Table 1 Demographic data of the studied group

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Table 2 Clinical data of patients with DCM

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Table 3 Echocardiographic fi ndings of the studied groups

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Table 4 Serum levels of probrain natriuretic peptide in the studied groups

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Table 5 Sensitivity and specifi city of serum NT-proBNP (at a specific cutoff point) as a diagnostic biomarker in children with DCM

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[Table 6] and [Figure 1] and [Figure 2] show the correlation between plasma NT-proBNP level and echocardiographic assessment of these patients. There was significant positive correlation between plasma NT-proBNP level and LVEDD and LVESD, whereas negative correlation was found between plasma NT-proBNP level and FS% and EF% in the patient group as compared with the control group.
Figure 1: Correlation between plasma NT-proBNP level and EF% of the studied patients with DMC. EF, ejection fraction; NT-proBNP, proB-type natriuretic peptide.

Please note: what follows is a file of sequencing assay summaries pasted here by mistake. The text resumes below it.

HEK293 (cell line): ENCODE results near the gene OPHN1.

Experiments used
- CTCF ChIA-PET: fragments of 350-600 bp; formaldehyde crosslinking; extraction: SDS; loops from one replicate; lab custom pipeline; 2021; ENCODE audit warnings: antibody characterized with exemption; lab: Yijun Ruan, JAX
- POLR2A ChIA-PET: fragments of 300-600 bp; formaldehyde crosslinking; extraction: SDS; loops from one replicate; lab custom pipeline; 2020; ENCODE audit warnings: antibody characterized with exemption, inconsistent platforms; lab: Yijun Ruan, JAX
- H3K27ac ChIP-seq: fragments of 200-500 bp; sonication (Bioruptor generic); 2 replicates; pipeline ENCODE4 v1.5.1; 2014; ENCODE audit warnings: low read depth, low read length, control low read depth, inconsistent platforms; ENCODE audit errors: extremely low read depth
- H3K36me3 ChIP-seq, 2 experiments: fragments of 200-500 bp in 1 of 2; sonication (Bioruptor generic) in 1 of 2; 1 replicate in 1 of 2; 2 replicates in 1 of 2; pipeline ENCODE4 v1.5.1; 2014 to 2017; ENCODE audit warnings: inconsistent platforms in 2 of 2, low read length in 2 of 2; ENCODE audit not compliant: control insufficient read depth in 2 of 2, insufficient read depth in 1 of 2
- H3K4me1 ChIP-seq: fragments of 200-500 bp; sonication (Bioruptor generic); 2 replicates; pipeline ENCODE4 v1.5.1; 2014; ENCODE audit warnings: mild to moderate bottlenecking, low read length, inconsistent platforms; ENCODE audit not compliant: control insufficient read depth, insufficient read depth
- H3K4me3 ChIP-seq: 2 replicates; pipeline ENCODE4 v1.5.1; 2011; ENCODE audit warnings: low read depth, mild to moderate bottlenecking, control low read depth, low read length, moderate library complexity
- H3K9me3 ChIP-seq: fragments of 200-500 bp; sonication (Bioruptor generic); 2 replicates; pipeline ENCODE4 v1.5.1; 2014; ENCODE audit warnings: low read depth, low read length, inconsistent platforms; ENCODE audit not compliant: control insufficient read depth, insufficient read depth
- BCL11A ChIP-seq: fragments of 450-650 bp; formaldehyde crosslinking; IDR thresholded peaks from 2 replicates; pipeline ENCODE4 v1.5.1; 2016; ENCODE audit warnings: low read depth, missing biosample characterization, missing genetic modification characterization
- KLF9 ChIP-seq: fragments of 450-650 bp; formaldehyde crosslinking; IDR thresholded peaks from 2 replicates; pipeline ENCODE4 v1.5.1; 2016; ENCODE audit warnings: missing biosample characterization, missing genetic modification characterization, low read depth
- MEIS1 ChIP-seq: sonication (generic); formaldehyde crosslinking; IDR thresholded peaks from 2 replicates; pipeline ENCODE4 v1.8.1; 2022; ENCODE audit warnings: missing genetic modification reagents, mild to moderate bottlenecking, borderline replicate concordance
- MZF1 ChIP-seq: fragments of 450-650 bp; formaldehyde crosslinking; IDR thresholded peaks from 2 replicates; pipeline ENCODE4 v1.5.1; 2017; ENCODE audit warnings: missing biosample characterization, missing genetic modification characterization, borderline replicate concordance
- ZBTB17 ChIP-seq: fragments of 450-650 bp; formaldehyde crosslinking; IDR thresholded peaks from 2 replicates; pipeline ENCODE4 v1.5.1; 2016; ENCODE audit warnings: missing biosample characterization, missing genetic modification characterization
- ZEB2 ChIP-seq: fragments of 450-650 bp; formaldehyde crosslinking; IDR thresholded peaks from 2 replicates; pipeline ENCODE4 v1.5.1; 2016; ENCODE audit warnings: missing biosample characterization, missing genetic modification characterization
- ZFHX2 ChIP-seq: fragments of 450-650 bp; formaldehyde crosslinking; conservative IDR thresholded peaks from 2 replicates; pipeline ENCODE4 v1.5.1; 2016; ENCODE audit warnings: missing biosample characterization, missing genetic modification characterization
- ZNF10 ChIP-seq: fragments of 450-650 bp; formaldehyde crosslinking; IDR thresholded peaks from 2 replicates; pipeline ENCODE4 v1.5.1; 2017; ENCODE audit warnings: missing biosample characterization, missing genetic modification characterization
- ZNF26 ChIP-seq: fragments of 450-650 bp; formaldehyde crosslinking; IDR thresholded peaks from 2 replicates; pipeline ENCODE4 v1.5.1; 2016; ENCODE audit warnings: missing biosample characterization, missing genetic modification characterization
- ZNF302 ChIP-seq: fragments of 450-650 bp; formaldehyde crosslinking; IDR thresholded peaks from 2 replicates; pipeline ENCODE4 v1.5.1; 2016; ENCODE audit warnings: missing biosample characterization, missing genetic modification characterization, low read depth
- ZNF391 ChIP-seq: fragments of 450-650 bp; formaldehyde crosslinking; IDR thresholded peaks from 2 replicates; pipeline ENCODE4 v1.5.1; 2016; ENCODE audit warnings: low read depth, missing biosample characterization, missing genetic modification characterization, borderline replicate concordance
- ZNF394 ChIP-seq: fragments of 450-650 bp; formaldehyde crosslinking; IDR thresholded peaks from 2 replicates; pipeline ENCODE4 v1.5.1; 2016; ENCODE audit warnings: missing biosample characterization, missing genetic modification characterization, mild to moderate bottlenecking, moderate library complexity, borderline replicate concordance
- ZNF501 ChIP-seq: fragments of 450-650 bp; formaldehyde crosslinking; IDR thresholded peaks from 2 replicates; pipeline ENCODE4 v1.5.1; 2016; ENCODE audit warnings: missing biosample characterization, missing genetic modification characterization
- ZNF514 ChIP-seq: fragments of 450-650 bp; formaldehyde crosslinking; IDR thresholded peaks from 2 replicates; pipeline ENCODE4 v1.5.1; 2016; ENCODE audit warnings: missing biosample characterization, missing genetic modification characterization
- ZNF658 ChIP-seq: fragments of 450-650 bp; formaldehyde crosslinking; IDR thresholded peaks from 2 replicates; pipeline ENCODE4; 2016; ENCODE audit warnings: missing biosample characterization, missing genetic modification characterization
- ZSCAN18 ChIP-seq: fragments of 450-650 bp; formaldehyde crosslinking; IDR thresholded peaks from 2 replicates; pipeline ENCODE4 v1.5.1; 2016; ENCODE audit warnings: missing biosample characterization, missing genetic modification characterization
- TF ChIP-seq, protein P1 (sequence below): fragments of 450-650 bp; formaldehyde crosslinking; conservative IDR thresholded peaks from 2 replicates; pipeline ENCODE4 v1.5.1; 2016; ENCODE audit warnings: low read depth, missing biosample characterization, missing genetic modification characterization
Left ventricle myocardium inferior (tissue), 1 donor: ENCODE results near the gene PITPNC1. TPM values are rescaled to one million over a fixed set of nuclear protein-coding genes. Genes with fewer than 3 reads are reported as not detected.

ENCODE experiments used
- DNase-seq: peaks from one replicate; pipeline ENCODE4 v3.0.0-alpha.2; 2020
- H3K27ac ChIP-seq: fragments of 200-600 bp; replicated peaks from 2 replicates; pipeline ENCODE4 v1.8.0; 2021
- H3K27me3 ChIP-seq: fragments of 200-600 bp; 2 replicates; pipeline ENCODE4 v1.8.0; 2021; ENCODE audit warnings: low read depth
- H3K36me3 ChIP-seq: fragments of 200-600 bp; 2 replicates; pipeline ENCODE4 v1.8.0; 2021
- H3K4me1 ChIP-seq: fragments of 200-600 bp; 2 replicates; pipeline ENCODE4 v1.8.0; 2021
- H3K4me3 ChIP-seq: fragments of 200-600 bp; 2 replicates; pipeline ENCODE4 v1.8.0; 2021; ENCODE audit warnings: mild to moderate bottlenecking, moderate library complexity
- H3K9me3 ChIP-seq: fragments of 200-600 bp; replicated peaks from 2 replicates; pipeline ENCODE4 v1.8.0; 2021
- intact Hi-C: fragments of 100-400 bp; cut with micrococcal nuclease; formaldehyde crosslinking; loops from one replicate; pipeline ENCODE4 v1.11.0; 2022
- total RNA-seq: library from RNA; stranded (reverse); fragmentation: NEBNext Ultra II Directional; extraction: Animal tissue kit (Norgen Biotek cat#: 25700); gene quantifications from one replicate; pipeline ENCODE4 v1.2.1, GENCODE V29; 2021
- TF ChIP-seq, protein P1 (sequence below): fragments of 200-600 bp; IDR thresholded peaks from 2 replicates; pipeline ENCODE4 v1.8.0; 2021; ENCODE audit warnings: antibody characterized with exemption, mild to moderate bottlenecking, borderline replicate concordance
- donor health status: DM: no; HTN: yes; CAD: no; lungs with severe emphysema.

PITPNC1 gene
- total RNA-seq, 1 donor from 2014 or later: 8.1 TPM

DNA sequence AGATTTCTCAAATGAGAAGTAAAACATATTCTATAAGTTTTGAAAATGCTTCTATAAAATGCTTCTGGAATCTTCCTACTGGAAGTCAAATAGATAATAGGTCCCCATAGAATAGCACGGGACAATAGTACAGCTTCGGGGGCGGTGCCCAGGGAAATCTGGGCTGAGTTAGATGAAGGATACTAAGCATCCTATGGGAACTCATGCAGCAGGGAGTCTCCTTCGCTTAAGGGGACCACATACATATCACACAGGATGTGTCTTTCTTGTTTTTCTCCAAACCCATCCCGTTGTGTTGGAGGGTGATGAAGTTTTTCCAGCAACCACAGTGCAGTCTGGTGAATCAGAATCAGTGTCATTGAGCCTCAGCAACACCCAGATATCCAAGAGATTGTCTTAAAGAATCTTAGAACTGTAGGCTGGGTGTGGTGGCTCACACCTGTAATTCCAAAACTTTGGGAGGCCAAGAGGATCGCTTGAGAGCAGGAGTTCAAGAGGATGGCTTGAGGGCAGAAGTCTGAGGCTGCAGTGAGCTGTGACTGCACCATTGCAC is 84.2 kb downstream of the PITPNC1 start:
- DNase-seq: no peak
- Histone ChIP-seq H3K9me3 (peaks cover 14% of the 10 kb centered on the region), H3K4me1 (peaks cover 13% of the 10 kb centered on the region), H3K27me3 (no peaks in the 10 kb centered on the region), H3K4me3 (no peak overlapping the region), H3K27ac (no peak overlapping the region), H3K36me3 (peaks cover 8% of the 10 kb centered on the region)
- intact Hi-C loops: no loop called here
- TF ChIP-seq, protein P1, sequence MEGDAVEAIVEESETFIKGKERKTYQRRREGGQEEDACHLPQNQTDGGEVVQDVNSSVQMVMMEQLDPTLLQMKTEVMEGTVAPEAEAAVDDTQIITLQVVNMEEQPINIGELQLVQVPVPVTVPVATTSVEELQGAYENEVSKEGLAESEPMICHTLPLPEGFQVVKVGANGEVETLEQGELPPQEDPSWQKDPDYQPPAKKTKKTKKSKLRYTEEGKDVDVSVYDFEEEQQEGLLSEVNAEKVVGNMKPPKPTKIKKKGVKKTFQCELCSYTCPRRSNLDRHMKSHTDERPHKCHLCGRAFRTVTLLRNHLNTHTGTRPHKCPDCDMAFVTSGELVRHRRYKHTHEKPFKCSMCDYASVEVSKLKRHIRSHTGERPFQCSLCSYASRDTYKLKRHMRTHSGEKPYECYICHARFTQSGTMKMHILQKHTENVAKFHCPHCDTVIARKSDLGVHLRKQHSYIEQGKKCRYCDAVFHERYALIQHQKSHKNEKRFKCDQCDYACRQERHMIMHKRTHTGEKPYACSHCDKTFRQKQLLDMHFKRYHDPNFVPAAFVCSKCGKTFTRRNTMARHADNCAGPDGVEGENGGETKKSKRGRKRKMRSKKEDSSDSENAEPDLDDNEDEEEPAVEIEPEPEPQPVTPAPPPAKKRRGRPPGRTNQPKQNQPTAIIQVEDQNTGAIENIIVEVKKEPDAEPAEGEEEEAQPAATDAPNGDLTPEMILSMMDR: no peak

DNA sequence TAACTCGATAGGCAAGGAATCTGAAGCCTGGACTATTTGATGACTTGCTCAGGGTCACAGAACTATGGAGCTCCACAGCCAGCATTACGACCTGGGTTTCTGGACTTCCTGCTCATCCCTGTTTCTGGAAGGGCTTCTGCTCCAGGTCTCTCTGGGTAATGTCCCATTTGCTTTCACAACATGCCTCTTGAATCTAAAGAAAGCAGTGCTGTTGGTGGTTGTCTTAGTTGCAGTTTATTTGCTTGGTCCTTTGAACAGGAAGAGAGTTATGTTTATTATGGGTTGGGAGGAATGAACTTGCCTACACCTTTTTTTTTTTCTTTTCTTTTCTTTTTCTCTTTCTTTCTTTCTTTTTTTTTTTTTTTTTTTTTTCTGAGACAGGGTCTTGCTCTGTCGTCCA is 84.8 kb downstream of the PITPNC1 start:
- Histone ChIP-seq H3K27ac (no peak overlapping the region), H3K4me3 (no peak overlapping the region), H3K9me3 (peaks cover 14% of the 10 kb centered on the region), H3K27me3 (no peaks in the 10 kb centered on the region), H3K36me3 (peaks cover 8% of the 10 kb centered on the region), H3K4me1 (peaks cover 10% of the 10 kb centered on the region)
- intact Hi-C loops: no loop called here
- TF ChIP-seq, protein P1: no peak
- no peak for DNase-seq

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Figure 2: Correlation between plasma NT-proBNP level and FS% of the studied patients with DMC. FS, fractional shortening; NT-proBNP, proB-type natriuretic peptide.

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Table 6 Correlation between plasma NT-proBNP level at a cutoff point of 1500 pg/ml and echocardiographic fi ndings of the studied patients with DMC

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  Discussion Top


DCM is a heterogeneous group of myocardial diseases characterized by cardiac dilatation and impaired myocardial contractility [11]. The epidemiology and clinical course of DCM in children are not well established, and most children have an undiagnosed cause of DCM, which limits the potential for disease-specific therapies [1].

In the present study, the mean age of our cohort was 14.6 months, with 50% of them presenting younger than age 1 year and about 70% presenting before their second birthday, which is consistent with most published data. In a nationwide Finnish study carried out by Arola et al. [12] it was found that 52% of DCM occurs in the first year of life with a median age of 13 months. In addition, Towbin et al. [1] reported a higher incidence in infants (<1 year) than in children. Similarly, Venugopalan et al. [13] stated that 50% of patients with new onset DCM were younger than age 2 years.